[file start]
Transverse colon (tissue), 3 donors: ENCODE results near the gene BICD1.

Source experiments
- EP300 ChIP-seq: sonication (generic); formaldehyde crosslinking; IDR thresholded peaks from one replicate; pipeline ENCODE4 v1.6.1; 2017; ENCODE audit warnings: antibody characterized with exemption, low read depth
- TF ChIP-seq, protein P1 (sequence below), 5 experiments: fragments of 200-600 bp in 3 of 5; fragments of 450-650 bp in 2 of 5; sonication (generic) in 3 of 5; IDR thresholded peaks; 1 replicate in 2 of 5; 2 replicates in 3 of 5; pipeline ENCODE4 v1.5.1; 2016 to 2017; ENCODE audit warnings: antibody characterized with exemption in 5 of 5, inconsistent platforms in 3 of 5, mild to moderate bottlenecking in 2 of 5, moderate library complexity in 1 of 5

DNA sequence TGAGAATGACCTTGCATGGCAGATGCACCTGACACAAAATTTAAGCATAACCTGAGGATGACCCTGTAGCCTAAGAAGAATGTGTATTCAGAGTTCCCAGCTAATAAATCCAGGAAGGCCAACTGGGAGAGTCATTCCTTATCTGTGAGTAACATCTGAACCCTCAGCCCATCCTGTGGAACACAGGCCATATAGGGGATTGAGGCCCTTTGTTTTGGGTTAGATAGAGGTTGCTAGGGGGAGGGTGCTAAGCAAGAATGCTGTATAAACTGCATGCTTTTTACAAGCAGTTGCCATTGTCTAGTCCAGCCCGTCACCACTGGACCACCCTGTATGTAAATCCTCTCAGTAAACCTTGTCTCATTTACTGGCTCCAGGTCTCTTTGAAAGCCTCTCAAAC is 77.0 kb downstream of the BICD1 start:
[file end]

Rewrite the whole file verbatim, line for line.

Transverse colon (tissue), 3 donors: ENCODE results near the gene BICD1.

Source experiments
- EP300 ChIP-seq: sonication (generic); formaldehyde crosslinking; IDR thresholded peaks from one replicate; pipeline ENCODE4 v1.6.1; 2017; ENCODE audit warnings: antibody characterized with exemption, low read depth
- TF ChIP-seq, protein P1 (sequence below), 5 experiments: fragments of 200-600 bp in 3 of 5; fragments of 450-650 bp in 2 of 5; sonication (generic) in 3 of 5; IDR thresholded peaks; 1 replicate in 2 of 5; 2 replicates in 3 of 5; pipeline ENCODE4 v1.5.1; 2016 to 2017; ENCODE audit warnings: antibody characterized with exemption in 5 of 5, inconsistent platforms in 3 of 5, mild to moderate bottlenecking in 2 of 5, moderate library complexity in 1 of 5

DNA sequence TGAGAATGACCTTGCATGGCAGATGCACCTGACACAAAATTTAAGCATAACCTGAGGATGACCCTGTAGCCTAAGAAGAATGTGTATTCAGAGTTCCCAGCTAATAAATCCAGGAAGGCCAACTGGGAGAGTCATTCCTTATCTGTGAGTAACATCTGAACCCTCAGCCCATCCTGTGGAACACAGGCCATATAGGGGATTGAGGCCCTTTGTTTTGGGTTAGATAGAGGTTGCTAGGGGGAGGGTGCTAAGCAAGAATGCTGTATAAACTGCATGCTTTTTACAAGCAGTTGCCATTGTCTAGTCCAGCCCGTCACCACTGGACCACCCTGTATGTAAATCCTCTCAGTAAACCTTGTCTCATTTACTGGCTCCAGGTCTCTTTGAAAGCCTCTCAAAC is 77.0 kb downstream of the BICD1 start: